Additionally, the insights gained from this study can be utilized to improve the design of serious games and, as the educational aspect reportedly does play a role in commercial game design, of entertainment games suitable for geography education. As discussed previously, some deviations from external realism are necessary for creating enjoyable and comprehensible gaming experiences, which should also be considered for learning games. Pleasure does not only come from learning, as argued above, but vice versa, enjoyment is also an important prerequisite for learning, considering the findings of neuroscience that pleasure contributes substantially to a readiness to learn and ultimately to learning success [16]. For example, the common overpowered player roles could relieve the criticism regarding many serious games that players are given too little freedom of action [15]. Internal realism, in terms of the coherence/a logical composition of the game world, in its designed and perceived form, is also important for both entertainment and educational games. This is because inconsistencies, such as non-embedded learning tasks and assessment attempts, lead to a disruption of engagement [25,49]. However, for the given reasons, perceived external realism based on player expectations should not play such a prominent role in educational game design. Making a game appear realistic is still highly profitable for its persuasive and educational potential [37], but the player’s perspective should not be prioritized if the perception deviates from reality to such an extent that it leads to considerable over-simplification and misconception of represented real-life content. Such conceptions could, at most, be incorporated to disprove them in the game. Educational game designers have the advantage of not needing to focus so much on the marketability of their games. Nevertheless, commercial game developers should also be more aware of the implications of prioritizing player expectations over more truthful representations of real-world issues. Simplifications are necessary, but the reduction of complexity should be made in an informed and conscious way rather than by simply choosing common beliefs. Our model could be a cornerstone for an increased awareness of the different realism forms, possibly through an application in the training of future game designers. A practical approach that could also help to avoid depicting only general knowledge and clichés is the consultation of up-to-date authentic sources in the information gathering phase, following the example of Bury Me, My Love, and incorporating (scientific) experts into the team, such as for the development of ECO. Since this study focused on the creators of games and can therefore only assume the games’ positive and negative influence on players concerning geographic topics, it would also be useful to conduct studies with young players of these same sort of games, for example to investigate their reflective ability regarding the topics presented.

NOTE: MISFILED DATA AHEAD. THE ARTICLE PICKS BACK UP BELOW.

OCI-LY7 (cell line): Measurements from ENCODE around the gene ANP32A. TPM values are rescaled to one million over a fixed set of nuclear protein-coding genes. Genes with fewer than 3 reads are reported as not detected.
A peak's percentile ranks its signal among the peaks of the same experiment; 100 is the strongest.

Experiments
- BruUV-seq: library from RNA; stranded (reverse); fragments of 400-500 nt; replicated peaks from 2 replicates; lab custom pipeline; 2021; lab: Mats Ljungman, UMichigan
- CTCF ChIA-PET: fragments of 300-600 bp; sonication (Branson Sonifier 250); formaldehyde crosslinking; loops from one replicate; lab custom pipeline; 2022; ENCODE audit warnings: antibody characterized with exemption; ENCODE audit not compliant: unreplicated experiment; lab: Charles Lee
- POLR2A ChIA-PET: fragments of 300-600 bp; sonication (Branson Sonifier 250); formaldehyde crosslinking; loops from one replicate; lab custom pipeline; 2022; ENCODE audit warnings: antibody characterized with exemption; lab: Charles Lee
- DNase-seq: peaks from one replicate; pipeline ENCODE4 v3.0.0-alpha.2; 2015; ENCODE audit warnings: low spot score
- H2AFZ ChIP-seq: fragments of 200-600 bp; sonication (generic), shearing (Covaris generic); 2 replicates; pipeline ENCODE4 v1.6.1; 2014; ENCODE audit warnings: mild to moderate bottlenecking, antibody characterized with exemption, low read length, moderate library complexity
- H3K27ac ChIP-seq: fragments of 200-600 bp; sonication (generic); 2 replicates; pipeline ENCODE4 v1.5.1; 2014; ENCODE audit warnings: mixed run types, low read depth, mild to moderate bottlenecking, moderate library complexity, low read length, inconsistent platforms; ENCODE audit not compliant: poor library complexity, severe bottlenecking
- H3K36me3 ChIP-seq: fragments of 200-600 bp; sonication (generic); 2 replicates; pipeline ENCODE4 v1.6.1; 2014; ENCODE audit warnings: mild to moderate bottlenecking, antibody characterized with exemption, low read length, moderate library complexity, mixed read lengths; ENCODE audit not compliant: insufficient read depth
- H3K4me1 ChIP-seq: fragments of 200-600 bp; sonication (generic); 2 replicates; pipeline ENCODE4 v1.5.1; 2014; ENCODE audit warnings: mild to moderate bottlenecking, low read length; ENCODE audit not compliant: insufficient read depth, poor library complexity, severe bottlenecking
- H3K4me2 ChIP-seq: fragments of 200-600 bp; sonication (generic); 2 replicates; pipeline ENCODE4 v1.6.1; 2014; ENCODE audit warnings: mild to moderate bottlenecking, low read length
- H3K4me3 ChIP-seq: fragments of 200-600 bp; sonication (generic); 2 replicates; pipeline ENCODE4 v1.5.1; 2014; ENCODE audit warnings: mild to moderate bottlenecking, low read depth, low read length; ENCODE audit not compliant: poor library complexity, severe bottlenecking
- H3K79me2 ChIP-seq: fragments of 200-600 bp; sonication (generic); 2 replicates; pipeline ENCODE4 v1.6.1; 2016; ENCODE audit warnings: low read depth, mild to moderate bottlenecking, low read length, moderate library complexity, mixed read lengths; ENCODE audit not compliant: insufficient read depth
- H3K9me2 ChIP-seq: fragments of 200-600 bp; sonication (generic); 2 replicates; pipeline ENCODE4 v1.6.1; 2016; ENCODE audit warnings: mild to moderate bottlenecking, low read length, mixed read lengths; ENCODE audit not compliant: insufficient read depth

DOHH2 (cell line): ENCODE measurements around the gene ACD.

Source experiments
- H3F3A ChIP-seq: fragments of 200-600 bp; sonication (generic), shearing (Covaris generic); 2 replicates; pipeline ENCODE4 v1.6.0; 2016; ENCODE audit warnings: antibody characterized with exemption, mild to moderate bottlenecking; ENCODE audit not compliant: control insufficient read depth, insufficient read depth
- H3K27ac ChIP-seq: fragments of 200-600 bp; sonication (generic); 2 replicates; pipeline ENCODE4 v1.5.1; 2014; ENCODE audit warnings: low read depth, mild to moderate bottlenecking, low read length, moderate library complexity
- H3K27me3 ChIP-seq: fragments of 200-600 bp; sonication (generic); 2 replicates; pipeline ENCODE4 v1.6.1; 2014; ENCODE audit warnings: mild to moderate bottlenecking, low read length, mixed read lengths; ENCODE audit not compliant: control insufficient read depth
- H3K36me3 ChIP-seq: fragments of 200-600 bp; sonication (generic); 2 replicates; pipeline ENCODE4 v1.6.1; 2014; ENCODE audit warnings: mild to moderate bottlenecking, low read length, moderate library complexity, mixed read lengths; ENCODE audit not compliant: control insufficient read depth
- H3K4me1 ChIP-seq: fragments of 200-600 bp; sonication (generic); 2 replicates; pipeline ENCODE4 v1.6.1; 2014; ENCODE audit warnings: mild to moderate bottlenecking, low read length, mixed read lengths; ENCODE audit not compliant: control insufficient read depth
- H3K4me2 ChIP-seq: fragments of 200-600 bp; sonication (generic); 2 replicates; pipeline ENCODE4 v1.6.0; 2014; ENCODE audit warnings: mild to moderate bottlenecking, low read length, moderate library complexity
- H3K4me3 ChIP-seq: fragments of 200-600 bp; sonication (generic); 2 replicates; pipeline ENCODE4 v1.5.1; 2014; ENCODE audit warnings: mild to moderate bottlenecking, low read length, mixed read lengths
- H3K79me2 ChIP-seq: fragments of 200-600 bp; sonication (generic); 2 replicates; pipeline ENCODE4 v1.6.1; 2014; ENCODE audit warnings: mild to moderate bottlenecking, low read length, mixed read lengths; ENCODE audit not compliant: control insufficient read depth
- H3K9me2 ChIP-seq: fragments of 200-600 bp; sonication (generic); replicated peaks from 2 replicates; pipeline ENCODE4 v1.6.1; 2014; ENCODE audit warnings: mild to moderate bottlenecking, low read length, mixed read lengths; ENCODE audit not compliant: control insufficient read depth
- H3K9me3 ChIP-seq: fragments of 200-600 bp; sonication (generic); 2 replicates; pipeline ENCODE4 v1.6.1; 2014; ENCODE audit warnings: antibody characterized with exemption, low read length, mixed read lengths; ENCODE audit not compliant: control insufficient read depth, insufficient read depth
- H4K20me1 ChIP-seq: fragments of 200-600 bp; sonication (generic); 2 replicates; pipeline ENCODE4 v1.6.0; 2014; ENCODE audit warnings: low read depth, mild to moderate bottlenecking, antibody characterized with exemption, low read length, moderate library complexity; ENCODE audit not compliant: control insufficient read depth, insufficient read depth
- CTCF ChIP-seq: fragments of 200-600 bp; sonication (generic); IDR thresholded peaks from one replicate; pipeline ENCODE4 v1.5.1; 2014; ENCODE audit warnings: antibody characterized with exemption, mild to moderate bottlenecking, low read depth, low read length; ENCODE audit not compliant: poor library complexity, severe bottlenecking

As other authors have already postulated (e.g., [48,49]), it seems that both the educational and the entertainment perspective can learn from each other. In the near future, a close collaboration between educators and both branches of the game industry may help to create games that students love to learn with and to facilitate fruitful education with one of the most popular forms of digital media.

Author Contributions

Conceptualization, J.-D.L. and A.B.; methodology, J.-D.L. and A.B.; formal analysis, J.-D.L.; investigation, J.-D.L.; writing—original draft preparation, J.-D.L.; writing—review and editing, J.-D.L. and A.B.; visualization, J.-D.L.; supervision, A.B. and E.G.; project administration, A.B. and E.G.; funding acquisition, A.B. and E.G. All authors have read and agreed to the published version of the manuscript.


This research was funded by the German Federal Ministry of Education and Research (BMBF), grant numbers 01JD1810A and 01JD1810B.

Institutional Review Board Statement

Not applicable.

Informed Consent Statement

Interviewees have given their informed consent for the recording and transcription of their interviews and the use of this data in publications of Project DiSpielGeo.